Such innovations are what building technology in a hostile environment is all about. Because MapAction flies people out on as little as six hours' notice, Tan and his colleagues will sometimes be among the first people on the ground.

If he is there before anyone else, he will set up a printer in the airport arrivals lounge and start printing out maps for the aid workers to use as they arrive, while others go on ahead. There is no supplier certification for this stuff - much of it is based on using your initiative, and working with what you have.

Will Whittaker also gets to travel across the world. As organiser of several security conferences, he gets to travel to London for EUSecWest, to Asia for PacSec, and hangs out in his Vancouver home town for CanSecWest.

Setting up networks for security conferences is stressful at the best of times, because security professionals like to rattle the doors on a network more than most. It is even more stressful when dealing with hotels, whose network configurations may lack sophistication.

"We have to ensure that whatever happens in the conference network does not spill over," Whittaker says. "In Japan, the abuse in our network spilled out to the point where the upstream fell over. They were just flooding it with network traffic."

Typical attacks include spoofed wireless access points. The network is also awash with port scans and probing of clients and hosts, he says.

Whittaker does his best to police the network, to the extent where he will take a spectrum analyser out into the conference to try to track down wireless users who are misbehaving. "You pull out the directional locator and instantly the action stops," he says.

Another common attack is packet sniffing clear text passwords to access services from the network. But then, you might reasonably argue that such people deserve what they get.

"Our policy is that this is a hostile network and you are a security professional and you should be able to defend yourself," says Whittaker. "Consequently, we have some government agencies who now will not bring their laptops to the event."

Imagine such a network where a small percentage of the community has the technical knowledge and motivation to play a lot of time- consuming pranks. Now, scale it up to internet proportions, where you are a single organisation with a lot of technically savvy opponents determined to cause you real trouble.

This is the problem facing Spamhaus, a voluntary organisation that spends its time gathering intelligence on the spammer community.

"If you are committing crimes that no one likes, you do not want to be outed," says Spamhaus volunteer John Reid.

Spammers who control thousands of compromised machines (bots) around the world will direct large numbers of PCs to attack the organisation's website. The spammers often use a straightforward SYN flood attack, a type of denial of service attack where the servers get hammered with network traffic from machines distributed across the world.

The Spamhaus website received a spate of attacks in 2003, and was attacked again in September last year, bringing it down for several hours. Luckily, says Reid, the crown jewels of the Spamhaus operation - the realtime blacklist that ISPs use to block spam - is well protected.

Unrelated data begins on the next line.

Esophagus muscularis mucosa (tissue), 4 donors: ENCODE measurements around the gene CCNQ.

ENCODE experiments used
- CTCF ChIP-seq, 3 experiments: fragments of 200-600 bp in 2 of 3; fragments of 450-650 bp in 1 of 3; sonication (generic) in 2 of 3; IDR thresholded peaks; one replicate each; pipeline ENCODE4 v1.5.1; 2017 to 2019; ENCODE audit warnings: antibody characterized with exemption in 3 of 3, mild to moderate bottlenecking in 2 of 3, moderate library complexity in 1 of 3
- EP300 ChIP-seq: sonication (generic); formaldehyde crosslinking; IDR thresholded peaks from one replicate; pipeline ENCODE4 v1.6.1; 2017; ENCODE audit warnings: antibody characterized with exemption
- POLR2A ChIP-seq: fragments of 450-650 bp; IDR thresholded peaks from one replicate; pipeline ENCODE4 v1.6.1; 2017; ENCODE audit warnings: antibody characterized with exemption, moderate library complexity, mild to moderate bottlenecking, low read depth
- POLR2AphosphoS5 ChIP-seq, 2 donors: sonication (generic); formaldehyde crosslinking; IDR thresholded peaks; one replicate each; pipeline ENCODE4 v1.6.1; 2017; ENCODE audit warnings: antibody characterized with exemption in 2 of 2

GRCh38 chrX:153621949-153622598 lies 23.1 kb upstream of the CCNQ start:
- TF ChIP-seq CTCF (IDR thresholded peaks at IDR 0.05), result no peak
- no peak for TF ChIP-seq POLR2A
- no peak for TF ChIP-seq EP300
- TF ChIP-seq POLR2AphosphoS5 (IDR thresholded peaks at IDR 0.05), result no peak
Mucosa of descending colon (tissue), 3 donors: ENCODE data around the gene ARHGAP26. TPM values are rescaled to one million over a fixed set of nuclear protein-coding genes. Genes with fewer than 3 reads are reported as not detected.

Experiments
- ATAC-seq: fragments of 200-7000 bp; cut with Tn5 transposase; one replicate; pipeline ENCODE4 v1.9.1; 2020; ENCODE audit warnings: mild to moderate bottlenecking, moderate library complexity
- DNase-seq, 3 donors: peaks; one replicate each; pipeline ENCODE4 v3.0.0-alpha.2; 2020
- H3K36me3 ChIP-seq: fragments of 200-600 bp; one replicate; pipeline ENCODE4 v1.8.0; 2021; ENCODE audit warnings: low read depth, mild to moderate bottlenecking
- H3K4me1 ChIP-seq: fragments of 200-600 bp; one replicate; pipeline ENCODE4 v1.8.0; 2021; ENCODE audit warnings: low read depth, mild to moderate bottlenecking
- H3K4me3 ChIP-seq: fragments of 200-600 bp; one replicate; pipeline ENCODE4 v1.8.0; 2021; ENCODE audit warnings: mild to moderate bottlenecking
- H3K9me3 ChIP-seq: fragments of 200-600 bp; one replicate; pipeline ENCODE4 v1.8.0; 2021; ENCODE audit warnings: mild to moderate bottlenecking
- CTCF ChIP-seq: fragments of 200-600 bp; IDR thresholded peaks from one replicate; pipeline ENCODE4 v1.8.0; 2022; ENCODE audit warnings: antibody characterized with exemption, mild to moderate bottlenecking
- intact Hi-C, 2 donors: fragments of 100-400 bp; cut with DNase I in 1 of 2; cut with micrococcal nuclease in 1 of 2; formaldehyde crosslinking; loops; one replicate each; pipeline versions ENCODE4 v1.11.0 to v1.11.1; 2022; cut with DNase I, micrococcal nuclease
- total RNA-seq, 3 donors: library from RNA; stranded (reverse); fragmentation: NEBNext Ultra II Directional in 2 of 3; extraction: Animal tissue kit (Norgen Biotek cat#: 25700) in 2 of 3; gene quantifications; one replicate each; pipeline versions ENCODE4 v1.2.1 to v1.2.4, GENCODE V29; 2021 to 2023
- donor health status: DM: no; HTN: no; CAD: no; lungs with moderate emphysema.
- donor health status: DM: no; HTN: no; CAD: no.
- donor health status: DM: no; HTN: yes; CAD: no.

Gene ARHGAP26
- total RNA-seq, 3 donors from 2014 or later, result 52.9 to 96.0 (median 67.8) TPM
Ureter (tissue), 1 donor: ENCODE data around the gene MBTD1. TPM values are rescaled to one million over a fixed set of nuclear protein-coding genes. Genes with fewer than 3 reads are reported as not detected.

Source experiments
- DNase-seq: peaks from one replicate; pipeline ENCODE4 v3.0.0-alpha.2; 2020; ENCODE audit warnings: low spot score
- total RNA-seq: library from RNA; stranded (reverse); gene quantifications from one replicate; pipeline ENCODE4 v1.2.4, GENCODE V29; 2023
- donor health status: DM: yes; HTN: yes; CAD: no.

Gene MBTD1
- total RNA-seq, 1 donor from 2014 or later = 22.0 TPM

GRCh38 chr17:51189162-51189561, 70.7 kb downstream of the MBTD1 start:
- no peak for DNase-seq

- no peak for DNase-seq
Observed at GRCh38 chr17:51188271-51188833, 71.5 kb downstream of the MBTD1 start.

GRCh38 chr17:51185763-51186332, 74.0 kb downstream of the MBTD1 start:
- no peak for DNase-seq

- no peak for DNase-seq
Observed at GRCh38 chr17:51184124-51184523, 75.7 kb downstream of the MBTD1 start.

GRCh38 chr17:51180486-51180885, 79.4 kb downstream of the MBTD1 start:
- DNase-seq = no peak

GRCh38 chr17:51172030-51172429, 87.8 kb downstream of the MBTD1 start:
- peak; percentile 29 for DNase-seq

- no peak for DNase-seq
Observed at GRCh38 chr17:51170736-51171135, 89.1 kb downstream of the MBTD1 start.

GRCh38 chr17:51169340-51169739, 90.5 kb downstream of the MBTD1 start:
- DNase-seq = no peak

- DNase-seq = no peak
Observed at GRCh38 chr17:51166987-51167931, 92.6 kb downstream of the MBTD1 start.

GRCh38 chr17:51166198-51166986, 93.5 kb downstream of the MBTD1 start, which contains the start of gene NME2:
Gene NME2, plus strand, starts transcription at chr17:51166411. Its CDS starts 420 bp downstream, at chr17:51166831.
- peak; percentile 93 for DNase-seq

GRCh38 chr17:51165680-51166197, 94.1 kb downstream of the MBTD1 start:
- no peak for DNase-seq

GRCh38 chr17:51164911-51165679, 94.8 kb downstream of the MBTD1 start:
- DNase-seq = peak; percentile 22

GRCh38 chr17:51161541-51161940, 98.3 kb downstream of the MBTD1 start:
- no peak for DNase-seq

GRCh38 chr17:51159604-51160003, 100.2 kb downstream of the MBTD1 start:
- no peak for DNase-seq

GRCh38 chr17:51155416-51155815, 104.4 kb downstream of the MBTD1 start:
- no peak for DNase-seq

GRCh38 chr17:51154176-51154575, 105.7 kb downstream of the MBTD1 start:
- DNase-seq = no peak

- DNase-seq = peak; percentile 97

"The blacklist is in so many mirrors around the world in different areas that it does not affect that. The billions of queries that we get each day would look like a distributed denial of service attack in itself if you did not know what it was," he says.

Spamhaus calls on organisations such as NeuStar Ultra Services when it comes under attack. Formerly called UltraDNS, the subsidiary of US clearing house service provider NeuStar is authoritative for about 25% of all internet domains in the world, says CTO Rodney Joffe.

It also provides pro bono services to Spamhaus, letting the non-profit organisation's users conduct DNS lookups for the mail that they receive, which helps it to gather intelligence on spammers.

Joffe is the ultimate escalation point for a "tiger team" of network professionals at NeuStar who move quickly to try and mitigate distributed denial of service attacks against their critical infrastructure.

Small, localised distributed denial of service attacks are occurring almost all the time, says Joffe, but the large attacks often tend to happen late at night on weekends. "A number of hackers are in school in the middle of the day, and if they are in school they do not get to see much.

"They tend to launch attacks when it is convenient for them and they can stay up late, and that tends to be at the weekends," he says. There is also an assumption that organisations may have their guard down at the weekend.

Just as Spamhaus helps protect its blacklist files by mirroring, NeuStar helps to protect its DNS records by replicating them to several large network partners, so that if it comes under attack others can continue to resolve names.

NeuStar also works to mitigate the problem by dedicating a team to gathering intelligence. The team harvests information about hacker activities, for example, to help predict when and how such attacks may occur.

But much of the time, attacks will come from nowhere and the network has to be ready to react. "We never ever stand the tiger team down," says Joffe. "They are on call 24x7 for a reason."

Doubts persist about open source VoIP

Comment on this article: [email protected]

Read more on IT risk management